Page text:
CX In the Swamp – New Location!

New CX Meet-Up Location

New meet up location and new course. Just off the intersection of Harrison and Wisner.

We’ll be out there again this Thursday at 6pm. Loose agenda: practice some technical aspects, parade lap around the course to show obstacles/dangers, a few times at easy pace and then a four lap race for bragging rights.

Bring:
Bike suitable for offroad riding. A CX bike is best, but a MTB will work. Fat tires on a road bike would even cut it for this grassy riding.

Water – It’s really hot out there. There will be cold beer provided for the express purpose of fueling friendly competition. Be sure to bring a couple bidons of cold H2O, though, or you might not last to beer’o’clock.

Helmet – Duh.

Bug Spray – We’ll be standing in tall grass, in Louisiana, in the dead of summer. You’ve been warned.

CX Skills – Bring any experience you have riding CX or off-road in general. This can range from absolutely none all the way to pretty much everything. Although those with more experience should be prepared to open their mouths, and those with less to open their ears.

We are going to get rad on the old golf course. Come mash in the grass with us and put away a couple cold ones.

Cheers,
Yeah You Ride

CX In the Swamp

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We’ll be out there again this Thursday at 6pm. Our ‘cross guru won’t be out with us, but we’ll run things in a similar format as last time: practice some technical aspects, ride the course a few times at easy pace and then a four lap race for bragging rights.

Bring:
Bike suitable for offroad riding. A CX bike is best, but a MTB will work. Fat tires on a road bike would even cut it for this grassy riding.

Water – It’s really hot out there. There will be cold beer provided for the express purpose of fueling friendly competition. Be sure to bring a couple bidons of cold H2O, though, or you might not last to beer’o’clock.

Helmet – Duh.

Bug Spray – We’ll be standing in tall grass, in Louisiana, in the dead of summer. You’ve been warned.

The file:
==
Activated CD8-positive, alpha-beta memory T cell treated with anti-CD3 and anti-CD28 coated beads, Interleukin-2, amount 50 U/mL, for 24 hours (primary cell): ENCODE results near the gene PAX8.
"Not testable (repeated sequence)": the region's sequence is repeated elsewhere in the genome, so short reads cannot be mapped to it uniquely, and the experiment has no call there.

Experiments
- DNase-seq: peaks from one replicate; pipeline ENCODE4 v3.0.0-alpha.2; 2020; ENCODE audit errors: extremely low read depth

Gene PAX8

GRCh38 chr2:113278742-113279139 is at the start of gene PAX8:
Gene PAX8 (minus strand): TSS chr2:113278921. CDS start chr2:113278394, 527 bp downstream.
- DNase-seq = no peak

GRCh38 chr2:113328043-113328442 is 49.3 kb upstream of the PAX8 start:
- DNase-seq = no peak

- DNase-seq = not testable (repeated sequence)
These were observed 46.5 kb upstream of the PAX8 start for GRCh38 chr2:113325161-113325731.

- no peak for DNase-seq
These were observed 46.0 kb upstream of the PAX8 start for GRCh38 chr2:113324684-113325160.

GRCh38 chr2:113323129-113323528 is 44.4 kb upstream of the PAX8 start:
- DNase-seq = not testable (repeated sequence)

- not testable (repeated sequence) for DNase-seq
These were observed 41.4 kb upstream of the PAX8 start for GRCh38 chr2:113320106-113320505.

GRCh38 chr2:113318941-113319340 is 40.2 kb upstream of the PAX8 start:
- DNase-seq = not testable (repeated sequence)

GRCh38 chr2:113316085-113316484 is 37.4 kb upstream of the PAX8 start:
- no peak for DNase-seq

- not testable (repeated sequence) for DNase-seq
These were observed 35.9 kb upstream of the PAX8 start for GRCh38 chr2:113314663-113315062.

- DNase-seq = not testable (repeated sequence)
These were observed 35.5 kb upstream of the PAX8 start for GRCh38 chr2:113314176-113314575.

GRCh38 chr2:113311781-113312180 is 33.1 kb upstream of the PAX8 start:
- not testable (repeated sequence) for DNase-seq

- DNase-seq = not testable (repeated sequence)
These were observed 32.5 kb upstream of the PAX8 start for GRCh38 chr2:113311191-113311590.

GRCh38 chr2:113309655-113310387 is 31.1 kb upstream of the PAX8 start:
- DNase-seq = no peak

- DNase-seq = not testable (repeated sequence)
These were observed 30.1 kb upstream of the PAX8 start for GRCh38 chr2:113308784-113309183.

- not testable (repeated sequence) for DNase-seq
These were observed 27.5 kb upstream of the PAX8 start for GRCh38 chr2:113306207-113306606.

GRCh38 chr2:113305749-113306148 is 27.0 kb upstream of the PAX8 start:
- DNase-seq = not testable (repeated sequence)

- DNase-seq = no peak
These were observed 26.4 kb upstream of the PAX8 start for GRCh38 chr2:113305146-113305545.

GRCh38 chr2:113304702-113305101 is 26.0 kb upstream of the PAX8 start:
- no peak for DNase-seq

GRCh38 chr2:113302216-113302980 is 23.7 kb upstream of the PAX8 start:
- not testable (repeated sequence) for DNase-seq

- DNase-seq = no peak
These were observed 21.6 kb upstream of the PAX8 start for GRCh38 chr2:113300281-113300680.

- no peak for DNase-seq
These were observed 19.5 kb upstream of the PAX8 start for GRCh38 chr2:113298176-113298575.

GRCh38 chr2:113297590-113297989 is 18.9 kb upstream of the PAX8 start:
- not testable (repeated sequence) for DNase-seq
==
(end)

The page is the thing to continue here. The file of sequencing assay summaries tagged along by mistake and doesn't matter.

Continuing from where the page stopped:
CX Skills – Bring any experience you have riding CX or off-road in general. This can range from absolutely none all the way to pretty much everything. Although those with more experience should be prepared to open their mouths, and those with less to open their ears.

We are going to get rad on the old golf course. Come mash in the grass with us and put away a couple cold ones.

Cheers,
Yeah You Ride

Where we’ll be. West of Pan-Am, head into the park towards the lake off Zach Taylor.

CX Location

Rapha Women’s 100K

Yeah You Ride wasn’t able to make it the local version of Rapha Women’s 100K, but lucky for us (and you!), our good friend Katie Hunter-Lowrey agreed to guest blog for us. Thanks, Katie!  Enjoy!

Thanks to Rob Sudan (@robsudan), @roulernola and @semitoughcycling for the photos. 

I had been excited about this event for weeks, nay, MONTHS and Sunday’s Women’s 100K did not disappoint. It was an international event by Rapha to bring women together in cycling and honor an amateur stage of “Le Tour.” Rouler put on the New Orleans ride with a route bringing us from coffee shop to swamp and through three parishes. My only previous experience with this long of a distance was while on a bike tour, so I was a bit nervous the night before. Morning of, dying of cramps and chugging caffeine (it wouldn’t be a women’s event if I wasn’t talking about my period/diva cup) I met a fellow downtowner at 6 am and we headed to Manhattanjack’s together. After lots of weather radar analysis, 13 women-identified riders were on the road. A couple Semi-Tough dudes were taking photos and providing support, though despite my request I was given no slow claps or bacon.

The morning totally flew by. We all chatted, shared bananas and got to know one another. For some women it was their biggest ride yet and for others it was clearly no problem to lead us at 20 mph for a good stretch. After one flat very early on, we hit the lakefront, headed down towards the Ninth Ward, into St. Bernard Parish and then took the ferry across to the West Bank. From there we went through Algiers and then out to Jean Lafitte State Park. Being in a pace line along the levee trail and then mashing through swampland was the highlight for me. As a person who has biked fast during their commutes for a long time, I’ve only recently come to love being in packs and it’s been a struggle to find groups of women and queers to shred with. To have 100 whole K’s of road with ladies who were all there to bike hard and have fun was incredibly empowering.

Coming back towards our second ferry crossing the hunger and heat were starting to set in but we made it to Jackson Square still in high spirits. After a final photo-op we went our separate ways to eat all the food and drink all the beers. Mega high-five’s to Wes, Townsend, Rouler and the Semi-Tough Cycling Club for putting the ride together and all the riders for a really positive experience. I could have biked 66 more miles later that day just on the high of it all.